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University mourns sudden loss of David Knill

October 8, 2014

David Knill

David C. Knill, professor of brain and cognitive sciences, and associate director of the Center for Visual Science, passed away suddenly on October 6th at the age of 53.

“Dave was enormously important to our students in BCS, both at the undergraduate and graduate levels,” said Richard Aslin, the William R. Kenan Professor of Brain and Cognitive Sciences (BCS). “No words can express how much he will be missed as a colleague and a friend.”

“He was a big part of the heart and soul of this department,” said Greg DeAngelis, George Eastman Professor and chair of BCS.

Knill, who came to the University as an associate professor in 1999, was a leading scientist in the study of human perception. He also served as the associate director of the Center for Visual Science since 2001. Most of his work, which included over 60 research and review articles, focused on visual perception and how humans use vision to guide physical actions.

Knill was an international leader in the application of Bayesian statistics to the study of perception, said David Williams, Dean for Research in Arts, Sciences and Engineering, and Director of the Center for Visual Science.

“Dave was really brilliant,” said DeAngelis, adding that Knill often came up with theories and models of how systems work that could explain a broad array of observations that had lingered in the literature for years, which before only seemed loosely connected and sometimes puzzling.

“There are very few people in this business who have Dave’s powerful understanding of math, computer science, and statistics, and then can bring all that together with the empirical work,” DeAngelis said of his late colleague. “That’s what really what set him apart.”

In addition to Knill’s methodology and research, he is remembered as a man of strong moral principles.

“Integrity is the first word that comes to mind when I think about Dave,” said DeAngelis. “For him, it was never about his own accolades or competition.”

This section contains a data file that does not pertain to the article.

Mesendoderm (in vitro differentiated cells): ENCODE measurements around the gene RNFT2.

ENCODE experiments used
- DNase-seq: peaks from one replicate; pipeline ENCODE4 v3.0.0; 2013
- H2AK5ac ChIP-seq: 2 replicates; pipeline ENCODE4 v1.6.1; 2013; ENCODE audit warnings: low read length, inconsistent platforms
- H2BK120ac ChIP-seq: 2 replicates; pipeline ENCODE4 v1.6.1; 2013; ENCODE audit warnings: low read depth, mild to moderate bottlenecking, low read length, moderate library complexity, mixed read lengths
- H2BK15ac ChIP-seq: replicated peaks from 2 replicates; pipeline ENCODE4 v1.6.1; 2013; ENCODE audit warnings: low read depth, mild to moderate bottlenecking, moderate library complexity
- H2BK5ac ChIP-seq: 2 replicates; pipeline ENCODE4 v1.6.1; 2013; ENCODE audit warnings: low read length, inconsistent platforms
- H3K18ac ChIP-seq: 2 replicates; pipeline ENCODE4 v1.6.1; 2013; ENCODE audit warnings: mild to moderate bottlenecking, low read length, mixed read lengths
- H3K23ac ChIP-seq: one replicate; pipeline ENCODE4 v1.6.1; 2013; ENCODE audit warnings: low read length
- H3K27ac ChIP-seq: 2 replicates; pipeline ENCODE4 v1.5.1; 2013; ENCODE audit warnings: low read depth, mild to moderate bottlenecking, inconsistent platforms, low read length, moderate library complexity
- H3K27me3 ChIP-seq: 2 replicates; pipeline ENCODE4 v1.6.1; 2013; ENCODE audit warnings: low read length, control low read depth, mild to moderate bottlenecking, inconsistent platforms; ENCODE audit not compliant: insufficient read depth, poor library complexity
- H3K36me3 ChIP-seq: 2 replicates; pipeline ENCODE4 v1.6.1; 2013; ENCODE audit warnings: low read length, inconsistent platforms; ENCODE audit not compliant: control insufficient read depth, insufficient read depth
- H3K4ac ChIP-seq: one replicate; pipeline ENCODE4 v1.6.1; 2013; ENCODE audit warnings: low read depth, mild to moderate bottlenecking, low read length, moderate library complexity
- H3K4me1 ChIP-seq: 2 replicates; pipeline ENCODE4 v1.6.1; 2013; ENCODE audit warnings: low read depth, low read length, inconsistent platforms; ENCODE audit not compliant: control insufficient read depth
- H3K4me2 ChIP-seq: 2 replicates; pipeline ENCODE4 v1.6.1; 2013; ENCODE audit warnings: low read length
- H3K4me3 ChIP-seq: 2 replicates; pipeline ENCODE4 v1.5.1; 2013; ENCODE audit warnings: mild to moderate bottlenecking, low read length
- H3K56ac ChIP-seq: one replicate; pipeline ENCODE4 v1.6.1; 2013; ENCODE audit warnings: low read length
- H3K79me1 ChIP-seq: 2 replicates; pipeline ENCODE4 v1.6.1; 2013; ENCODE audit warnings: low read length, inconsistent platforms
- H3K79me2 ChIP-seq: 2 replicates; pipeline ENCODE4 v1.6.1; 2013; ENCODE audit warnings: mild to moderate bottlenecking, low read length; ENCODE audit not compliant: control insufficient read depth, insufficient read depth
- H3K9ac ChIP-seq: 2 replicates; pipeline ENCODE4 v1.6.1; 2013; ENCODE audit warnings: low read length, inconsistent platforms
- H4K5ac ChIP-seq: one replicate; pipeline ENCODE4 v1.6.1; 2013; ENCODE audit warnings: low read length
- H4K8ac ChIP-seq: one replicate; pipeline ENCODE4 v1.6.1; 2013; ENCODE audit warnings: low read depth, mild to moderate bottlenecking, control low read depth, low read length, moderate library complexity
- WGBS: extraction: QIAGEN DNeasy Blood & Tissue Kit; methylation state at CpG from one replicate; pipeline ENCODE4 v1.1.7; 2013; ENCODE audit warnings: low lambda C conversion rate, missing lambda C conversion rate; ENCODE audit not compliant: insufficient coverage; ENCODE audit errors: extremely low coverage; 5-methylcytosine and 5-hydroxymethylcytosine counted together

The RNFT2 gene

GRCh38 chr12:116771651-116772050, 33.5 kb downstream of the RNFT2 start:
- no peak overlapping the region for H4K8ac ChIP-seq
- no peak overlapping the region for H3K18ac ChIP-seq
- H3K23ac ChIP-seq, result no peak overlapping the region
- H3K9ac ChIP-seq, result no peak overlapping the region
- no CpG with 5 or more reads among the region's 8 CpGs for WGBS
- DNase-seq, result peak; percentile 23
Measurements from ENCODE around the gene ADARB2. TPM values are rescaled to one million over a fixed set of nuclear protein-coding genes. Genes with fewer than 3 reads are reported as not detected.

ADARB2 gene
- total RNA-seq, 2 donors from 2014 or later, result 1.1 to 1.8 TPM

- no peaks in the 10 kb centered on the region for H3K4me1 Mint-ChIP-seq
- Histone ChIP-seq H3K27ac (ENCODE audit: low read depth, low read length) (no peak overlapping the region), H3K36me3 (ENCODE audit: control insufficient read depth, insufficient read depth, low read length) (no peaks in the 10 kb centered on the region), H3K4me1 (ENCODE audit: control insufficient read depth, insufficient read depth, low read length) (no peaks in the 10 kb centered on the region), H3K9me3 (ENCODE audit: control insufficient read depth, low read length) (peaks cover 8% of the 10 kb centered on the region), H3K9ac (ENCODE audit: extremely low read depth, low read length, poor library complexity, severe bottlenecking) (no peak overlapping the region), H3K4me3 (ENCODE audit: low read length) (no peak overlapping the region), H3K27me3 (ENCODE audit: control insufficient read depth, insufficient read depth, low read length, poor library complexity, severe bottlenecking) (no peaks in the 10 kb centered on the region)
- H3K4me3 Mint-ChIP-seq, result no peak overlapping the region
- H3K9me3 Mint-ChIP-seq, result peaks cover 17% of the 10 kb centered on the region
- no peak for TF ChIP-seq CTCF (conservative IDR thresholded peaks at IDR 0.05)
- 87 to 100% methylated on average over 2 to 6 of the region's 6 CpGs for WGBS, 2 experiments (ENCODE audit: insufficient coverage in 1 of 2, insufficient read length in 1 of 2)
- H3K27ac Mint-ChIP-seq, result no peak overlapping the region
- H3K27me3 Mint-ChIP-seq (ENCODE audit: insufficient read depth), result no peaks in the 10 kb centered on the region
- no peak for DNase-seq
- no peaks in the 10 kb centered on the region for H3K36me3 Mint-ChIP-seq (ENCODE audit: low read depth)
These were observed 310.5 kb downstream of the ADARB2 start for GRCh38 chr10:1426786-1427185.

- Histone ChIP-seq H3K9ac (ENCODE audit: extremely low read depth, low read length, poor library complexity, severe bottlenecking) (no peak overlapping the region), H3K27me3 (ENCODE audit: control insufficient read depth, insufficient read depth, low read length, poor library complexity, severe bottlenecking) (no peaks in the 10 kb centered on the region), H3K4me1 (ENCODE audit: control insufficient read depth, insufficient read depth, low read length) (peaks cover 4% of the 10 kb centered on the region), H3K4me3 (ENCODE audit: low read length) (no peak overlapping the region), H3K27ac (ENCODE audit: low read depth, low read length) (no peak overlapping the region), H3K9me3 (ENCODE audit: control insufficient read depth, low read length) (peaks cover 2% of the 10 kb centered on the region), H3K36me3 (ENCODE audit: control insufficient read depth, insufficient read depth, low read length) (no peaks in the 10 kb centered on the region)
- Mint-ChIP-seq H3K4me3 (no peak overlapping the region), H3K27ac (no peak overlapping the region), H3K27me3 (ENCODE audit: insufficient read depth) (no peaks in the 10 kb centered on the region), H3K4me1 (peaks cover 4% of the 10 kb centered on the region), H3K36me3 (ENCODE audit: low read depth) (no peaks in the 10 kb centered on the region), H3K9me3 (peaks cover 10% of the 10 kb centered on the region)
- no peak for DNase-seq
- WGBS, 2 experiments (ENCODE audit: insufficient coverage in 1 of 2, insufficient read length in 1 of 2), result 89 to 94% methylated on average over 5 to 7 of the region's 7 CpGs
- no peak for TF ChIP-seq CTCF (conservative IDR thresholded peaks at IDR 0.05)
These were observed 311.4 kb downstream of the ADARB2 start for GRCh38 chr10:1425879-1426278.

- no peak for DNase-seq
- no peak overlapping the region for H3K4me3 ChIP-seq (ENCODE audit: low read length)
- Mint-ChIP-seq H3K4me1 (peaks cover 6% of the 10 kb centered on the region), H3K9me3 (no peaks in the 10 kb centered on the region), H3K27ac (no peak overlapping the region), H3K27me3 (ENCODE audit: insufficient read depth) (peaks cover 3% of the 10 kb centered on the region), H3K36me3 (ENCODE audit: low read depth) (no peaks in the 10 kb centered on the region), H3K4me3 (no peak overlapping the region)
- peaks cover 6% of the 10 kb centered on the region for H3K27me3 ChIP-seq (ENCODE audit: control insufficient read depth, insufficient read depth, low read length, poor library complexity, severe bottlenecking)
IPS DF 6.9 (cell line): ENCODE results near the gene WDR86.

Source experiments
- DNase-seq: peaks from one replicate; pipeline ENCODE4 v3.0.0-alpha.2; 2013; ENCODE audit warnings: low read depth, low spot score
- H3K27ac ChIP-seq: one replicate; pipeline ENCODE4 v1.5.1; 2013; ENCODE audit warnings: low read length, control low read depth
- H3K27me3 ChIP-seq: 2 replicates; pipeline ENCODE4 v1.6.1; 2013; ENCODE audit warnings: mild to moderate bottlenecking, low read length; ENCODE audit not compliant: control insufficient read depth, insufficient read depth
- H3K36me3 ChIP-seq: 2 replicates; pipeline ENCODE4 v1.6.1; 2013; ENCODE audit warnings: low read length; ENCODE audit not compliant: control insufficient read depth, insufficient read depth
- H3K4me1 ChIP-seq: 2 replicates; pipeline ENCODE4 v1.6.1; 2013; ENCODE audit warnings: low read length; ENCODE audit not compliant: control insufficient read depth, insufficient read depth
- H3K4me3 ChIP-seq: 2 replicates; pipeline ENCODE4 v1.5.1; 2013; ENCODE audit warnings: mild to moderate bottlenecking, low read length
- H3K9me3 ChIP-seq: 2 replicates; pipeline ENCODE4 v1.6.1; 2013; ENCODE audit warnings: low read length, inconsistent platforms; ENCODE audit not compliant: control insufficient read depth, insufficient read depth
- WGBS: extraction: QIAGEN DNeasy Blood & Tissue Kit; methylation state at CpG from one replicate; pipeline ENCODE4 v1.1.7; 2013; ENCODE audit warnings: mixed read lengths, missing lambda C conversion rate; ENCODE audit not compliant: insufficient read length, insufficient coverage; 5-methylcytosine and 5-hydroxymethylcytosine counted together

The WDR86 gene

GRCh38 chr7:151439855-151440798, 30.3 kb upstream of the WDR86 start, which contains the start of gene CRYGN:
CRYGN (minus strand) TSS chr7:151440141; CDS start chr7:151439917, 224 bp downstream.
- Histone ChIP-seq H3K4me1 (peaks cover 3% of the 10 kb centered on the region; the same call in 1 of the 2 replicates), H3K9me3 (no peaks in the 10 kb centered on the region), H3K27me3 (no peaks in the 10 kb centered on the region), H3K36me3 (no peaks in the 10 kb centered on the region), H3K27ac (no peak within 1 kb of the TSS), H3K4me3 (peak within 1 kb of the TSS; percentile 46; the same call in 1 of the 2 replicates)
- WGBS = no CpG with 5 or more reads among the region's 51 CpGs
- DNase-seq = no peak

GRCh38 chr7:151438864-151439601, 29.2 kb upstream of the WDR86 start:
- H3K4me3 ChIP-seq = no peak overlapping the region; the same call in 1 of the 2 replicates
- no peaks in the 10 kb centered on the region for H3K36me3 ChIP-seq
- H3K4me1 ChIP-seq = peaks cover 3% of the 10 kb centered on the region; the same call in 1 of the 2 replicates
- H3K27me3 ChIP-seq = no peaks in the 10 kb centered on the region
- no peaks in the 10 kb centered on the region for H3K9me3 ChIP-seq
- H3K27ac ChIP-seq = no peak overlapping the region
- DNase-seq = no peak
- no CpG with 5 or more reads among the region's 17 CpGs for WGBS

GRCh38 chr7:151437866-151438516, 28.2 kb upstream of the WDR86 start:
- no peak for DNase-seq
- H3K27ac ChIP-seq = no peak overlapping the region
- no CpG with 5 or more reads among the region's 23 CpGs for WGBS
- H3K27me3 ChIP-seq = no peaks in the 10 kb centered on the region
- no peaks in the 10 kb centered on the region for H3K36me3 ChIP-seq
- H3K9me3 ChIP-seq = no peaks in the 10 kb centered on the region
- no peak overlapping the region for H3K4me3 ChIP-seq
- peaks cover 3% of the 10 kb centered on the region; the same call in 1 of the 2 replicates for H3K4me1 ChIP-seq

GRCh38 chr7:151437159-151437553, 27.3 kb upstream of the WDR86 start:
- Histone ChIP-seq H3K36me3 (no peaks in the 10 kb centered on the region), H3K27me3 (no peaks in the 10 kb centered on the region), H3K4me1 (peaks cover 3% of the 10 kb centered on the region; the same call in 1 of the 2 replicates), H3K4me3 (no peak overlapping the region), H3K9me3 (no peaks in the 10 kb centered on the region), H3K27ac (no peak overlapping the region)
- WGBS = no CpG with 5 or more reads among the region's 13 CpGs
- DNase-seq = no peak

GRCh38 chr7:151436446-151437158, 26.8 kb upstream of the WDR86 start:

“Dave had remarkable scientific integrity,” Williams added. “He was unflinchingly fair—he never put his own ideas ahead of genuine interest in getting the answer right. His integrity was unparalleled, in my opinion, and he set the bar for the entire Rochester vision community. His legacy will live on.”

As associate director of the Center for Visual Science, Knill was “superlative” in his leadership of the center, and in organizing and implementing training programs for undergrads, graduates, and post-docs, Williams said.

He was also an outstanding teacher and advisor—to students at every level, according to DeAngelis. “He was a fabulous mentor to students and post-docs, because he really wanted them to learn the right way to approach science. He really was a pure educator and scientist.”

Knill received a bachelor of science degree from the University of Virginia, and a Ph.D. from Brown University. Prior to his work at the University of Rochester, Knill served as an assistant professor at the University of Pennsylvania, and as a post-doctoral associate and research associate at the University of Minnesota.

Knill’s wife, Deborah Rossen-Knill, is an associate professor and director of the University’s Writing, Speaking, and Argument Program.

Knill is survived by his wife and their sons, Ari and Joshua; his parents, Ronald and Barbara Knill; brother, Joseph (Kim) Knill; sister, Mary Knill (fiancé, Peter Jenssens); mother-in-law, Selma and Jack Rossen; brothers-in-law, Michael (Kate Troast) Rossen and Barry (Lisa) Rossen; several nieces, nephews, cousins, aunts, and uncles.

The family will receive friends on Thursday, 1-4, 6-8 PM, at their home (111 Edgemoor Rd., Brighton), and Shiva will be observed on Friday, 2:30-5:30 PM, also at their home.

A Funeral Service will be held Friday, 11:30 AM at the funeral chapel (2305 Monroe Ave.). Interment is at Mt. Hope Cemetery.

In lieu of flowers, contributions in his memory may be made to Habitat for Humanity, 755 Culver Rd., Rochester, NY 14609.

The University flag will be lowered Friday, October 10th in memory of David Knill. The department of Brain and Cognitive Sciences welcomes David Knill’s friends and colleagues to leave remembrances of him at: www.forevermissed.com/david-knill/#about

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Category: University News